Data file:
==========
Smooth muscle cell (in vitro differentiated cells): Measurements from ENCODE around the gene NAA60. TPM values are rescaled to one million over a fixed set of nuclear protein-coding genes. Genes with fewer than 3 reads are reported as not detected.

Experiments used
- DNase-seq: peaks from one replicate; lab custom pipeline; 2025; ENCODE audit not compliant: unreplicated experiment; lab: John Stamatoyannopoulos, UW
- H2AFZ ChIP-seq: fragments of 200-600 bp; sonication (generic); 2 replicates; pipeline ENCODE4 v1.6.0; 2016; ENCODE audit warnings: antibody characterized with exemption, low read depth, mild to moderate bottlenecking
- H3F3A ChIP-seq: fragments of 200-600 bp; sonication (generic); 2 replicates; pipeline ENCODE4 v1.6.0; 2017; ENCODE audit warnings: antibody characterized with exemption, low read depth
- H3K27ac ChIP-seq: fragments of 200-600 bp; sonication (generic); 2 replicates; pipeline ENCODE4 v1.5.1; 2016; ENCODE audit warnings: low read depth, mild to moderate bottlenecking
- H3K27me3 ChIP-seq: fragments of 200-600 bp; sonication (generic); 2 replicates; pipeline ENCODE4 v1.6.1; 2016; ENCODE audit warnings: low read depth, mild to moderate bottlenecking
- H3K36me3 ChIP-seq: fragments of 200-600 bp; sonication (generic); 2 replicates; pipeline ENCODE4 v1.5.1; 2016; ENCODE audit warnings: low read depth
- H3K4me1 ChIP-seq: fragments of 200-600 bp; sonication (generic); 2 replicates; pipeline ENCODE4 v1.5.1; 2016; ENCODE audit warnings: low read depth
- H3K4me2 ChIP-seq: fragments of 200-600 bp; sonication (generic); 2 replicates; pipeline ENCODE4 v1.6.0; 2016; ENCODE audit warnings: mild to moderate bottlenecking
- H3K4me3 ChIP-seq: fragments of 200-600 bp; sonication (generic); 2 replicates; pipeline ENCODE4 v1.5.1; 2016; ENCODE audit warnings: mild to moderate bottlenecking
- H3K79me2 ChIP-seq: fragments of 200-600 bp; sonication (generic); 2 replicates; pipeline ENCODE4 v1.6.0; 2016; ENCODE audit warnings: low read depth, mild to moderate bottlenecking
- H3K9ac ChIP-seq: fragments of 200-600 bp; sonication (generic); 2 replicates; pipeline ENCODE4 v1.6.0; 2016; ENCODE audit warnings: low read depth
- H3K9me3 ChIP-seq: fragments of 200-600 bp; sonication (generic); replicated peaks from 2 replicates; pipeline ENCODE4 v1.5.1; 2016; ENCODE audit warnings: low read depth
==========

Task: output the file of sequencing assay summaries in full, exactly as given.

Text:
Smooth muscle cell (in vitro differentiated cells): Measurements from ENCODE around the gene NAA60. TPM values are rescaled to one million over a fixed set of nuclear protein-coding genes. Genes with fewer than 3 reads are reported as not detected.

Experiments used
- DNase-seq: peaks from one replicate; lab custom pipeline; 2025; ENCODE audit not compliant: unreplicated experiment; lab: John Stamatoyannopoulos, UW
- H2AFZ ChIP-seq: fragments of 200-600 bp; sonication (generic); 2 replicates; pipeline ENCODE4 v1.6.0; 2016; ENCODE audit warnings: antibody characterized with exemption, low read depth, mild to moderate bottlenecking
- H3F3A ChIP-seq: fragments of 200-600 bp; sonication (generic); 2 replicates; pipeline ENCODE4 v1.6.0; 2017; ENCODE audit warnings: antibody characterized with exemption, low read depth
- H3K27ac ChIP-seq: fragments of 200-600 bp; sonication (generic); 2 replicates; pipeline ENCODE4 v1.5.1; 2016; ENCODE audit warnings: low read depth, mild to moderate bottlenecking
- H3K27me3 ChIP-seq: fragments of 200-600 bp; sonication (generic); 2 replicates; pipeline ENCODE4 v1.6.1; 2016; ENCODE audit warnings: low read depth, mild to moderate bottlenecking
- H3K36me3 ChIP-seq: fragments of 200-600 bp; sonication (generic); 2 replicates; pipeline ENCODE4 v1.5.1; 2016; ENCODE audit warnings: low read depth
- H3K4me1 ChIP-seq: fragments of 200-600 bp; sonication (generic); 2 replicates; pipeline ENCODE4 v1.5.1; 2016; ENCODE audit warnings: low read depth
- H3K4me2 ChIP-seq: fragments of 200-600 bp; sonication (generic); 2 replicates; pipeline ENCODE4 v1.6.0; 2016; ENCODE audit warnings: mild to moderate bottlenecking
- H3K4me3 ChIP-seq: fragments of 200-600 bp; sonication (generic); 2 replicates; pipeline ENCODE4 v1.5.1; 2016; ENCODE audit warnings: mild to moderate bottlenecking
- H3K79me2 ChIP-seq: fragments of 200-600 bp; sonication (generic); 2 replicates; pipeline ENCODE4 v1.6.0; 2016; ENCODE audit warnings: low read depth, mild to moderate bottlenecking
- H3K9ac ChIP-seq: fragments of 200-600 bp; sonication (generic); 2 replicates; pipeline ENCODE4 v1.6.0; 2016; ENCODE audit warnings: low read depth
- H3K9me3 ChIP-seq: fragments of 200-600 bp; sonication (generic); replicated peaks from 2 replicates; pipeline ENCODE4 v1.5.1; 2016; ENCODE audit warnings: low read depth